U.S. Treasury Officials to Set Meetings With Trading FirmsBy
Agenda is how to show public Treasury prices for first time
Follows Treasury official meeting with 23 primary dealers
The U.S. Treasury Department plans to meet with market-makers and other electronic trading firms to discuss ways to bring more transparency to the $14.5 trillion market for government debt.
U.S. officials are seeking industry feedback on how to publicly report prices for Treasury bonds for the first time, according to a person familiar with the matter. Meetings will be held with New York-based firms this week and Chicago traders next week, said the person, who asked not be identified because the information is private. This follows conversations with the 23 primary banks and brokers that buy and sell U.S. debt directly from the government, said a different person familiar with the matter.
Investors, trading firms, banks and government officials have been working for more than three years to shed light on how the market for U.S. government bonds works, spurred by a shocking spike in prices in October 2014 that sent yields plunging by almost five standard deviations, an event expected to occur about once every 5,000 years. Regulation for Treasuries is still fragmented and hasn’t kept up with recent technological advances used by most market participants.
The Treasury is having thoughtful discussions with a wide range of market participants to gather viewpoints and feedback, a department spokeswoman said in an emailed statement. The Treasury is evaluating comments and will ensure that dissemination of the data doesn’t harm the market, according to the statement.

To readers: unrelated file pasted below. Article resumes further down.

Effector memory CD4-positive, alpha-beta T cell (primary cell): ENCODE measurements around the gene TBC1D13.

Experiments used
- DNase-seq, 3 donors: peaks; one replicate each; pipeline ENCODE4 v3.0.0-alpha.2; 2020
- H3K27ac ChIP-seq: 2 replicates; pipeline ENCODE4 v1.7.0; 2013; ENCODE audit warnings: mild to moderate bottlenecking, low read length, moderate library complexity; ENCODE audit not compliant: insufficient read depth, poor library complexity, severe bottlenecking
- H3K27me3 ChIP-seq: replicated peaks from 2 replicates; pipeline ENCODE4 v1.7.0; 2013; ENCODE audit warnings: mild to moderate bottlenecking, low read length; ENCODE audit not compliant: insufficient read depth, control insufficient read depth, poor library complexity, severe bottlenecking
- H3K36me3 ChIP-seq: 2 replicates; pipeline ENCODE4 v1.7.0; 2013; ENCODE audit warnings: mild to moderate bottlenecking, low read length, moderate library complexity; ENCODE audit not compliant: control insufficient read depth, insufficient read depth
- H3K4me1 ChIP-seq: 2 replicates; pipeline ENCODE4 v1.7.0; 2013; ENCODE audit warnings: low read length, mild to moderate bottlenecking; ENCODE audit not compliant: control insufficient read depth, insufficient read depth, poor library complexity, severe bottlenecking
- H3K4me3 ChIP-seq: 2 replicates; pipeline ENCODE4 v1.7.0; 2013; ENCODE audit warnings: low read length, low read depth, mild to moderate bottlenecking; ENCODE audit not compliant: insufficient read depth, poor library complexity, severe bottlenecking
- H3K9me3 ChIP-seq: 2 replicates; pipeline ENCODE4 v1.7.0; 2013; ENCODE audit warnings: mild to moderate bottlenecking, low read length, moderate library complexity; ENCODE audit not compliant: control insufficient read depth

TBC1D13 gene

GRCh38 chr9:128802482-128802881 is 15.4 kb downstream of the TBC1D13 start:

The planned meetings were previously reported by the Financial Times.
Treasury officials have been investigating the structure of the secondary market for American sovereign debt since late 2014, including ways to make more information accessible to investors. In July, the Financial Industry Regulatory Authority began collecting market data from all participants through its Trace price reporting system.
The current environment gives Wall Street dealers total knowledge of prices and trades while investors and market makers are in the dark about deals between banks and their customers, which comprise half of all trading.
It also hinders the ability of enforcement agencies to craft coherent policies because they don’t fully understand how Treasuries trade. It took months for U.S. regulators to coordinate and collect data after the 2014 “flash rally” in Treasuries that had no apparent trigger. In a span of 12 minutes, benchmark 10-year yields slid 16 basis points then rebounded, prompting the first government review of the market since 1998.
The Treasury Department, headed by Secretary Steven Mnuchin, announced a new round of discussions among industry players in November. Some observers have expressed skepticism that any new rules will be implemented.
Mnuchin “vowed only to ‘study’ the wider dissemination of trade data, with the first principle of any reform to ‘do no harm,’” said Jim Greco, a co-founder of Direct Match Holdings Inc., a Treasury-trading firm that’s failed to break the banks’ stronghold on the market. “I interpreted that as code for the new administration being much more friendly to banks, who universally oppose greater dissemination of trade data.”